The performance of stray dogs (Canis familiaris) living in a shelter on human-guided object-choice tasks

Monique A R Udell, Nicole R. Dorey, Clive Wynne

Research output: Contribution to journalArticle

68 Citations (Scopus)

Abstract

A decade of research on domestic dogs' responsiveness to human actions has led some to believe that all members of the species Canis familiaris possess a human-like social cognition not shared by their nondomesticated relatives. However, comparative studies on diverse populations of domestic dog are lacking, making species-wide generalizations premature. In this study we present the performance of one under-represented population, stray dogs living in shelters, on a human-guided object-choice task. Unlike pet dogs, shelter dogs universally failed to follow a momentary distal point to a target location in initial tests, although they were able to follow a simpler form of human point on the same task. Furthermore, the majority of subjects learned to follow a momentary distal point to a target when given additional training trials (experiment 2). Dogs' sensitivity to human gestures may not be entirely explained by phylogenetic variables; rather, the interactions between genetic, developmental and experiential variables must be considered.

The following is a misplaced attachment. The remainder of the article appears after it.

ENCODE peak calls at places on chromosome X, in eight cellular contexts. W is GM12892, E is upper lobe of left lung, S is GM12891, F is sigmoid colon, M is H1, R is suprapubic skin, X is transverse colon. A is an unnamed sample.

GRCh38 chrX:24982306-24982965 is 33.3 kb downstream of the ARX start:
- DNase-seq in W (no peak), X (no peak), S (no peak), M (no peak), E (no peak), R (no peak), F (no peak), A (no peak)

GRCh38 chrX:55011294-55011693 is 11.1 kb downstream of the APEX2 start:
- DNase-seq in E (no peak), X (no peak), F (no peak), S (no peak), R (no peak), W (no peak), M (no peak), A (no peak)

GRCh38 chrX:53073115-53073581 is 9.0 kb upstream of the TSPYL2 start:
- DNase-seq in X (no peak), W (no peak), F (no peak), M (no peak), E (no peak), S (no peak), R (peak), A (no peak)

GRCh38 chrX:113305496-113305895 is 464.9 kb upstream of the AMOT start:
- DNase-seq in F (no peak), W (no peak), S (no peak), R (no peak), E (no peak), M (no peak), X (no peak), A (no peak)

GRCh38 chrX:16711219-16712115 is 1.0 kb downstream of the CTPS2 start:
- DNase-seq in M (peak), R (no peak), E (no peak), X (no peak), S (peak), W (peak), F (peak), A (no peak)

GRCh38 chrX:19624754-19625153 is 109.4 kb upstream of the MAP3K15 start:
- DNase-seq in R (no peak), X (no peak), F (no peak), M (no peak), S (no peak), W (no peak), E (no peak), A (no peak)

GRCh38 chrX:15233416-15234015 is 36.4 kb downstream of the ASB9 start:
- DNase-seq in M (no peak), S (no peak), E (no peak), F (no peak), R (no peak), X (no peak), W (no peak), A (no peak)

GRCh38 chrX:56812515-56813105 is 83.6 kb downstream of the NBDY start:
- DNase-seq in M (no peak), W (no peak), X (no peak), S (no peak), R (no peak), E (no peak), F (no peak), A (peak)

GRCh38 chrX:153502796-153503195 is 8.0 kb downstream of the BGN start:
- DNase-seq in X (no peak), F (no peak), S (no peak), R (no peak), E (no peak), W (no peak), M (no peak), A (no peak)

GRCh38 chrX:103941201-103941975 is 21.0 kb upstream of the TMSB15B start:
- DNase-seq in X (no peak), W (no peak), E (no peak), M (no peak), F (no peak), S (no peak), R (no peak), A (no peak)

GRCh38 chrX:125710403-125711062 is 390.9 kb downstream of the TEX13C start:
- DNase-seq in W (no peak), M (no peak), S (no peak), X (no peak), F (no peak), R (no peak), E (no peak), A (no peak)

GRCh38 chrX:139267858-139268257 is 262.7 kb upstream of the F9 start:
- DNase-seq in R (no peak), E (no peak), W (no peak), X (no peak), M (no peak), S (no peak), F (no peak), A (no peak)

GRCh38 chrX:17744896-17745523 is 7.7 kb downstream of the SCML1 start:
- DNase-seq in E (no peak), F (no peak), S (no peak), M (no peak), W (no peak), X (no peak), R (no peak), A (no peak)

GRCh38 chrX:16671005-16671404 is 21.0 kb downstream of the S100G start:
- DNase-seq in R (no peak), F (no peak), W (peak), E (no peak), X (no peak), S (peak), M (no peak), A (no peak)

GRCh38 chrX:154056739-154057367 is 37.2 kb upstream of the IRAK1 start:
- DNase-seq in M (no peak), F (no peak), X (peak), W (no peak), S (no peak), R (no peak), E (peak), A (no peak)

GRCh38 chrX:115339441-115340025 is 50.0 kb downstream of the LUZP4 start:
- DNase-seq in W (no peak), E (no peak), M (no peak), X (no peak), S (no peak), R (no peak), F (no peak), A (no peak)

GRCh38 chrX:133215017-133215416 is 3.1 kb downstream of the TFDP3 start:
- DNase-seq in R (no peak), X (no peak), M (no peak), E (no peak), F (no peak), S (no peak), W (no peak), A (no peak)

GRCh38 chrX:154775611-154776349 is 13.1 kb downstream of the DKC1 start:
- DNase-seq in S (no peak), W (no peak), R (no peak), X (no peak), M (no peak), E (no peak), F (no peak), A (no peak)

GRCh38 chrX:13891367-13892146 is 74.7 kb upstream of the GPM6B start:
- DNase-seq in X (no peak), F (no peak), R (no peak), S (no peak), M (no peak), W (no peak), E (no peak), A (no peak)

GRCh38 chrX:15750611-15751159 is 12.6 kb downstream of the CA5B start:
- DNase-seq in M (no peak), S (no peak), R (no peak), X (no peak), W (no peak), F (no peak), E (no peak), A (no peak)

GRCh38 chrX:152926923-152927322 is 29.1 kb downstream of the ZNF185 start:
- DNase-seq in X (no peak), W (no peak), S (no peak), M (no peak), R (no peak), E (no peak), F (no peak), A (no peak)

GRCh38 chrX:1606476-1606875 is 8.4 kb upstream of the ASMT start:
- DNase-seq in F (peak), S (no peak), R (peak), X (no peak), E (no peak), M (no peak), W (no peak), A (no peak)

Original languageEnglish (US)
Pages (from-to)717-725
Number of pages9
JournalAnimal Behaviour
Volume79
Issue number3
DOIs
StatePublished - Mar 2010
Externally publishedYes

Fingerprint

shelter
dogs
cognition
dog
comparative study
pets
phylogenetics
phylogeny
experiment
testing

Keywords

  • Canis familiaris
  • domestic dog
  • human pointing gesture
  • learning
  • object-choice task
  • shelter dog
  • social cognition
  • stray dog
  • Two Stage hypothesis

ASJC Scopus subject areas

  • Animal Science and Zoology
  • Ecology, Evolution, Behavior and Systematics

Cite this

The performance of stray dogs (Canis familiaris) living in a shelter on human-guided object-choice tasks. / Udell, Monique A R; Dorey, Nicole R.; Wynne, Clive.

In: Animal Behaviour, Vol. 79, No. 3, 03.2010, p. 717-725.

Research output: Contribution to journalArticle

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